The merging parties argued that the relevant geographic market is worldwide because technology knows no borders and R&R software is easily sold worldwide. The court, however, found evidence pointing to a U.S. market more convincing. First, R&R platform providers license their products for specific websites that are often limited by geography. Second, to offer a commercial syndication service in the United States, an R&R platform provider must have ratings and reviews written for the specific version of the product that is sold in the United States. Third, U.S. customers prefer reviews written by U.S. native English speakers.
Using several alternative measures, market concentration in the relevant market was found to exceed the standards of the Merger Guidelines. The judge also found that “syndication, switching costs, intellectual property/know how, and reputation” were formidable barriers to entry and the expansion of existing competitors. There was also additional economic evidence of unilateral anticompetitive effects.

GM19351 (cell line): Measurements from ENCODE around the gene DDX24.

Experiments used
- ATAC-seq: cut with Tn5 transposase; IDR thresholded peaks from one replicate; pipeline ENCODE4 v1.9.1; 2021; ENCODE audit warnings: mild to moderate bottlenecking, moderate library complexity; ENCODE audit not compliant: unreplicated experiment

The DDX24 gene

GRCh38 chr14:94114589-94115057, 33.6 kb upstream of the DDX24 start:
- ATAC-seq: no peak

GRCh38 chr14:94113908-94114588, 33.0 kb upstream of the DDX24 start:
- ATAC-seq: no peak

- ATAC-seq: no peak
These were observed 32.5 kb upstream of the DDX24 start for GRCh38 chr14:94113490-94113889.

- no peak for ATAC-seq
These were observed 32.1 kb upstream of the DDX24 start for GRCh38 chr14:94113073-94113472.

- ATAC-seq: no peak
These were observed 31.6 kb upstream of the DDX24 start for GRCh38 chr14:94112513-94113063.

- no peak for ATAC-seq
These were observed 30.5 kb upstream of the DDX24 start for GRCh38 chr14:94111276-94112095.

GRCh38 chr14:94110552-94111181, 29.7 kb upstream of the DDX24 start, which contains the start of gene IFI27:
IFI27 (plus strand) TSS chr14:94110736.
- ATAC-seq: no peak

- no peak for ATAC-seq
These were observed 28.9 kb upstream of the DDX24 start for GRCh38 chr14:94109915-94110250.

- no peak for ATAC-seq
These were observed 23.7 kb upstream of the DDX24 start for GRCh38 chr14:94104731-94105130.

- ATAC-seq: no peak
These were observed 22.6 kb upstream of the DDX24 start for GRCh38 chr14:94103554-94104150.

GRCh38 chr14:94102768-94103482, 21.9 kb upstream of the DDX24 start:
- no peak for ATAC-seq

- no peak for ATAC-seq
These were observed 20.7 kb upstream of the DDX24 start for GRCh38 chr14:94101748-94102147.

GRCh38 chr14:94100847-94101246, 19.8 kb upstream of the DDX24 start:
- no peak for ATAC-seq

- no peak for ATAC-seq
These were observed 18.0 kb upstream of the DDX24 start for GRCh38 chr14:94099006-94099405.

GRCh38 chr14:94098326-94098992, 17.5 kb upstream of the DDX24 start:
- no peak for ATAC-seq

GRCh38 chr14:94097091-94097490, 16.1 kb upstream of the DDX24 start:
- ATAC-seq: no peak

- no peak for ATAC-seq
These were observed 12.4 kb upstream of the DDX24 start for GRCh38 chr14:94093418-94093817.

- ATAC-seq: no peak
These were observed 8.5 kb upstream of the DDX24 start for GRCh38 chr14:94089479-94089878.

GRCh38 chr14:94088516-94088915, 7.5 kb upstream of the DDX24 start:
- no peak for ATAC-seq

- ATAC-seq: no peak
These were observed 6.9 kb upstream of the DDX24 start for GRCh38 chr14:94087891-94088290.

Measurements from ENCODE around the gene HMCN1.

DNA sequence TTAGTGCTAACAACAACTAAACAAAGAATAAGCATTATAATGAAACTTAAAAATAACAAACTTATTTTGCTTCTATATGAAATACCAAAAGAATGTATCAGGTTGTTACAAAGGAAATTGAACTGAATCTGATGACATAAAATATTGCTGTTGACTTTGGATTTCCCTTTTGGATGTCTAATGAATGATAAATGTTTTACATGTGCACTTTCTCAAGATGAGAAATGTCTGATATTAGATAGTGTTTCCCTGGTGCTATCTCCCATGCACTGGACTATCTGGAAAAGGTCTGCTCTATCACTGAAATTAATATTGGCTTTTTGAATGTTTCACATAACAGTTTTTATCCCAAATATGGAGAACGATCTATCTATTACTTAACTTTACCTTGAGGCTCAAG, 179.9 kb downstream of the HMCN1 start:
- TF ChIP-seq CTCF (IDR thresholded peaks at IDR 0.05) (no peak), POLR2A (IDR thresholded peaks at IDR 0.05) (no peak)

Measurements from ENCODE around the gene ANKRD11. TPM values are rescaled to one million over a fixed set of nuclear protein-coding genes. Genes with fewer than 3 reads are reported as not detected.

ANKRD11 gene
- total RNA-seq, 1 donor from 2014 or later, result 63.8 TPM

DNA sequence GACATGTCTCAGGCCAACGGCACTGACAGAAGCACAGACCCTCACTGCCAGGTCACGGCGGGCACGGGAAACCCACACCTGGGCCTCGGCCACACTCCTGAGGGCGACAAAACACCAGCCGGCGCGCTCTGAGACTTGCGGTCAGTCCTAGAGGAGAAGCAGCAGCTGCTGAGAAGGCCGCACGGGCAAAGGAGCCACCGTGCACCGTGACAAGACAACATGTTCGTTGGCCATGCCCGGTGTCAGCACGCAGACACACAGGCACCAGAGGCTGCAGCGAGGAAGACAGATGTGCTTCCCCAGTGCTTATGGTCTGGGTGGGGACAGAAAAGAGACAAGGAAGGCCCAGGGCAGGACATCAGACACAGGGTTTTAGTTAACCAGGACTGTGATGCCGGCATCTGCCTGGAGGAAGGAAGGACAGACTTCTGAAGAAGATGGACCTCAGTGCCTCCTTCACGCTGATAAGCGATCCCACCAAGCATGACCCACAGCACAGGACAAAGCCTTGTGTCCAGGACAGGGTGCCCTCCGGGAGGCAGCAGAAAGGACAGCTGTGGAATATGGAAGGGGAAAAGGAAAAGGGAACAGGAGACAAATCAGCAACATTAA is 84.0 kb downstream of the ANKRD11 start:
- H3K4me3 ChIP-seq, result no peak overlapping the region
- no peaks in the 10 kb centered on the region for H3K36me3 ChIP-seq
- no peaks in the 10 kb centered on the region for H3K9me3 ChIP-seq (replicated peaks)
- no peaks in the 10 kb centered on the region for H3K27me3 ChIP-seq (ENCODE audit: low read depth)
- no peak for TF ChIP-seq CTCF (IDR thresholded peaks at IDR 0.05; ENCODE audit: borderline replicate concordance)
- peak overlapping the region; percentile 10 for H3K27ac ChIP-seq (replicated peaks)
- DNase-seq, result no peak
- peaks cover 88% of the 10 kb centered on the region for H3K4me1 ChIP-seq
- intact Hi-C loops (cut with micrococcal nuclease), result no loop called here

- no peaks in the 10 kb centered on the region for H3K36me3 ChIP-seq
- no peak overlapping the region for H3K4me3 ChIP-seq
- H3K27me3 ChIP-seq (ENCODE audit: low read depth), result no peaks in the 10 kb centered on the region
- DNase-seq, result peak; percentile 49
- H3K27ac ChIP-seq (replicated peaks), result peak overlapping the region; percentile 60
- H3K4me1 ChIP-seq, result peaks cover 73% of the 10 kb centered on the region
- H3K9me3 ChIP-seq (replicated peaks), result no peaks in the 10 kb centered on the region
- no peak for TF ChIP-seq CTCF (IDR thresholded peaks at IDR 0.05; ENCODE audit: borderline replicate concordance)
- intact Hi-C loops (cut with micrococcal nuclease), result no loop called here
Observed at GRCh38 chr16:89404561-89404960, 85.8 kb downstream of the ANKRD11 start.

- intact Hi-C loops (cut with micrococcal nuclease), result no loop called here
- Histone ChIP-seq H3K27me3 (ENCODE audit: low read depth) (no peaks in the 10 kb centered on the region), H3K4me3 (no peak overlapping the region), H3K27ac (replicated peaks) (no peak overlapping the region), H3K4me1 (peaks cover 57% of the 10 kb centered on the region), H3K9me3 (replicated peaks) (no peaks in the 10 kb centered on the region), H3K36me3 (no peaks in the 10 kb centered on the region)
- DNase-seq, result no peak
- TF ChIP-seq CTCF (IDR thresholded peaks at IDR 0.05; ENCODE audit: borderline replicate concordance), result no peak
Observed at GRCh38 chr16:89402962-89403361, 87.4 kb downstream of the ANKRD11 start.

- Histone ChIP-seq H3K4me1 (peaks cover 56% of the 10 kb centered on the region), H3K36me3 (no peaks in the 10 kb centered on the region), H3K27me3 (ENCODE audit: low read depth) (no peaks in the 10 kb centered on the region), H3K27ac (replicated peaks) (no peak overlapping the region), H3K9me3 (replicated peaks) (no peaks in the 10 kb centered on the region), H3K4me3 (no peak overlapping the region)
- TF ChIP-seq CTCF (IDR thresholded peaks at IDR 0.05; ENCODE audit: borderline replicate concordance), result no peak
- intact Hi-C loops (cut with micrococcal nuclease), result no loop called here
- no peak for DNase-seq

With regard to the application of antitrust laws in rapidly changing high-tech markets, the judge wrote, “The Court’s mission is to assess the alleged antitrust violations presented, irrespective of the dynamism of the market at issue…. [W]hile Bazaarvoice indisputably operates in a dynamic and evolving field, it did not present evidence that the evolving nature of the market itself precludes the merger’s likely anticompetitive effects.”
The judge provided extensive cites to company documents and testimony supporting his conclusions on market definition and competitive effects. The decision was intensely fact-based. He did not rule out the possibility of reaching a different conclusion in a different high-tech merger with different facts.